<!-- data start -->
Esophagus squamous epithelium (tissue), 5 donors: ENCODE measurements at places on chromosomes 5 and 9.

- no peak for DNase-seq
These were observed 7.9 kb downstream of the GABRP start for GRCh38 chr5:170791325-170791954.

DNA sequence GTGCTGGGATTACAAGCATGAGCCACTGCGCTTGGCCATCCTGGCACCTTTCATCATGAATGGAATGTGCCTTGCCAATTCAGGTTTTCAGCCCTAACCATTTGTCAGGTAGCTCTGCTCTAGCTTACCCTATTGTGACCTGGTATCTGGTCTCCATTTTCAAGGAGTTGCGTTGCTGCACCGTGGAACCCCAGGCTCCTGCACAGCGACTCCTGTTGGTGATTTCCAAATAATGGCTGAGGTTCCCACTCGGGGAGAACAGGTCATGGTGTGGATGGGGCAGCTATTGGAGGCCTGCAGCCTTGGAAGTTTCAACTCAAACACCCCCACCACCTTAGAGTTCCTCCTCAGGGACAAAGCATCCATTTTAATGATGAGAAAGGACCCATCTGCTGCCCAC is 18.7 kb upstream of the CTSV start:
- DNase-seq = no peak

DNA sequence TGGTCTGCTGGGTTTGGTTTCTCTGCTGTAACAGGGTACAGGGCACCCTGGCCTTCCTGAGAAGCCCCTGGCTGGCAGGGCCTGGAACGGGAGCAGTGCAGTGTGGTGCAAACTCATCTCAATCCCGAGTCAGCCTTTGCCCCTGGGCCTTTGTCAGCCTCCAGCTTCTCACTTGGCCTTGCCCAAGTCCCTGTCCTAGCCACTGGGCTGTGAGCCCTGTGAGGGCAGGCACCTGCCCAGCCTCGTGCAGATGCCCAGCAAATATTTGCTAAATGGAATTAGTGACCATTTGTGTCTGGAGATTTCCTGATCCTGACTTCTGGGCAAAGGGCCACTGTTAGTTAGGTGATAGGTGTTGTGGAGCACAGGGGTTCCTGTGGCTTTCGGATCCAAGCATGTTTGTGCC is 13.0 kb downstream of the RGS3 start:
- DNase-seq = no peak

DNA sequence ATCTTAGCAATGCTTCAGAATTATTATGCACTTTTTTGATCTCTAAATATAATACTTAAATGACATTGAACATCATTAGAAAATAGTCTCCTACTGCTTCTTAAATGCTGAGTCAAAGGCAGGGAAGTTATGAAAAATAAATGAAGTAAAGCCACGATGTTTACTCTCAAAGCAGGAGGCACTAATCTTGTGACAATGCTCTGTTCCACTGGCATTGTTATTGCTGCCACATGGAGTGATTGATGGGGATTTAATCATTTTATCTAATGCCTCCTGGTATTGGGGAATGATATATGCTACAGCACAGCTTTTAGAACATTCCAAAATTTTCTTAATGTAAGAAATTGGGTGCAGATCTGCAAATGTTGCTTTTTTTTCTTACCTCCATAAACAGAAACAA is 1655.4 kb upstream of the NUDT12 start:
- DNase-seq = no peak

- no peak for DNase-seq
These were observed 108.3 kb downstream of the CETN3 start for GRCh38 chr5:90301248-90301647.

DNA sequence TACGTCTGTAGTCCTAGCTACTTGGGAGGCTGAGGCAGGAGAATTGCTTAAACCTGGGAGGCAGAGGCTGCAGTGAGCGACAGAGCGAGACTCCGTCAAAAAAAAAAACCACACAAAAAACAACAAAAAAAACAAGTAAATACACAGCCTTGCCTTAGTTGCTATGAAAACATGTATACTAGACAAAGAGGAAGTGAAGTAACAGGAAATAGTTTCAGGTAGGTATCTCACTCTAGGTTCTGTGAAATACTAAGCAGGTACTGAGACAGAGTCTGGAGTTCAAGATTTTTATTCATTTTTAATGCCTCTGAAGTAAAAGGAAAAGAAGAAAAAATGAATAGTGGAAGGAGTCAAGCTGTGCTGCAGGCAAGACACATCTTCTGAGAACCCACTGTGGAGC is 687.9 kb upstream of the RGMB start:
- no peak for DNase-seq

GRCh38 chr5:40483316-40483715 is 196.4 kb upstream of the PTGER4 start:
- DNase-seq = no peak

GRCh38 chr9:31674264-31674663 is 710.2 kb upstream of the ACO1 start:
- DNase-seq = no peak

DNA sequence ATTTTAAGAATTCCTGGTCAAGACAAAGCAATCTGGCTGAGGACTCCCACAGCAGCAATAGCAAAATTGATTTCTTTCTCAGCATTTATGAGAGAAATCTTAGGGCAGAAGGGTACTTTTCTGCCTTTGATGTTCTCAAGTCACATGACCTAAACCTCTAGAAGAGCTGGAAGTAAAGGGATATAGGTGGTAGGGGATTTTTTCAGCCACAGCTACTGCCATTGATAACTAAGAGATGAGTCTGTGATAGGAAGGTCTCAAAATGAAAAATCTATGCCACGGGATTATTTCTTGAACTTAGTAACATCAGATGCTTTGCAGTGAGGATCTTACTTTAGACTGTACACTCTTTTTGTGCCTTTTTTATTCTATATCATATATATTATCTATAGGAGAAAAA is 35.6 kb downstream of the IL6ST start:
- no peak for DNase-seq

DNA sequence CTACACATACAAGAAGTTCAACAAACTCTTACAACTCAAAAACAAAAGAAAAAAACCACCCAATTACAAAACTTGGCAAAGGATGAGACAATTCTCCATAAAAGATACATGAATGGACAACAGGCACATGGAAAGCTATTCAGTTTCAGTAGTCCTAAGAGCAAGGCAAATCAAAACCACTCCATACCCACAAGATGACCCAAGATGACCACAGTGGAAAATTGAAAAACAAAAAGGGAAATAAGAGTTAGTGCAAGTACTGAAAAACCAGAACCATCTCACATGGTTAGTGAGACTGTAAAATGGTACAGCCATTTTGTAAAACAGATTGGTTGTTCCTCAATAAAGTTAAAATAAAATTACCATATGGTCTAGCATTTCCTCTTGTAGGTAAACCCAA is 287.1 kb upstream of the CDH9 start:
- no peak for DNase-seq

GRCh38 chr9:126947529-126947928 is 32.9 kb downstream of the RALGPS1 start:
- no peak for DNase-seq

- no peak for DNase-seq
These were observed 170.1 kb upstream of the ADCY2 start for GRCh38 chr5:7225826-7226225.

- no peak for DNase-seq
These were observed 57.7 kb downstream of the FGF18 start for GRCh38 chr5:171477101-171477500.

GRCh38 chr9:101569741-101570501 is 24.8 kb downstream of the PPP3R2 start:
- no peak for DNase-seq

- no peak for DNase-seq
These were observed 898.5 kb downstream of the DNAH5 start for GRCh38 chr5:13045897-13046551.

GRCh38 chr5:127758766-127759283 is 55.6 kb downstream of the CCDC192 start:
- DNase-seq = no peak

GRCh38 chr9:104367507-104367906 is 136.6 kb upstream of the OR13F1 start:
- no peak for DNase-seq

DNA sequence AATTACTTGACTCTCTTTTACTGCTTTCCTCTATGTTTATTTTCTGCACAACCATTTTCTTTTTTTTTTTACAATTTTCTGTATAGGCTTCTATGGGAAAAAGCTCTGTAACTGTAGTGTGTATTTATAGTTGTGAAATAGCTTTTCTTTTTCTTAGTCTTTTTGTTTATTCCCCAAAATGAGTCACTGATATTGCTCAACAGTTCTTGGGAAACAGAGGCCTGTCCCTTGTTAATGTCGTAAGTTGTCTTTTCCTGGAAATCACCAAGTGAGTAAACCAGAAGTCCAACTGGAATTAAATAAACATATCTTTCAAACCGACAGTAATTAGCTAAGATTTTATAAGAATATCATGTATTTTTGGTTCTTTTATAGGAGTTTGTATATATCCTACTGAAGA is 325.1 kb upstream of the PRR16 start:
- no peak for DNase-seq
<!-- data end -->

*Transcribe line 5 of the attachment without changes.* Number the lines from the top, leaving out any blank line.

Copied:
- DNase-seq = no peak